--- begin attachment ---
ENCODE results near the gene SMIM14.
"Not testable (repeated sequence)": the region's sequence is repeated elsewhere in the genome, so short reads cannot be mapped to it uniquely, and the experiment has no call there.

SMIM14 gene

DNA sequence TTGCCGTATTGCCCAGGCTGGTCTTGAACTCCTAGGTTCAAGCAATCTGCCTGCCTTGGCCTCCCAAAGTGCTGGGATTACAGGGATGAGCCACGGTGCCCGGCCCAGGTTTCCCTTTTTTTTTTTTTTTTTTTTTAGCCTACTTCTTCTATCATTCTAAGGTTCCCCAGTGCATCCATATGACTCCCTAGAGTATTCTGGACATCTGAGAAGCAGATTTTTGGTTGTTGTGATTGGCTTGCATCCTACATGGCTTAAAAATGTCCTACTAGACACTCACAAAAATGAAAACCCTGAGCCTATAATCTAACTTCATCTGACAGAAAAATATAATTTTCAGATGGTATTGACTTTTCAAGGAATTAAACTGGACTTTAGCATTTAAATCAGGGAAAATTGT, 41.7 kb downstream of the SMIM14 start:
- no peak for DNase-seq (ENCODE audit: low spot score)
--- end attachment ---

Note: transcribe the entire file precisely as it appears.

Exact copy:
ENCODE results near the gene SMIM14.
"Not testable (repeated sequence)": the region's sequence is repeated elsewhere in the genome, so short reads cannot be mapped to it uniquely, and the experiment has no call there.

SMIM14 gene

DNA sequence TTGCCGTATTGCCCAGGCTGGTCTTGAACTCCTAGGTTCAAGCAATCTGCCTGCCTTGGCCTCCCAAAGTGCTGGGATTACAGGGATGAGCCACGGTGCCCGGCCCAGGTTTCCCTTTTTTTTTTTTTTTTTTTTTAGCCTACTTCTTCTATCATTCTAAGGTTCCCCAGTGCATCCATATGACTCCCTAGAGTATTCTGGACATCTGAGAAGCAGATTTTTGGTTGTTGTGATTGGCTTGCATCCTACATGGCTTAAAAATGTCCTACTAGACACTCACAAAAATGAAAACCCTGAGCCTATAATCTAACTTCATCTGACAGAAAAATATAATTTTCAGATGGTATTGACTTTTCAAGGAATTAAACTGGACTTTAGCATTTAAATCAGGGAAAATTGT, 41.7 kb downstream of the SMIM14 start:
- no peak for DNase-seq (ENCODE audit: low spot score)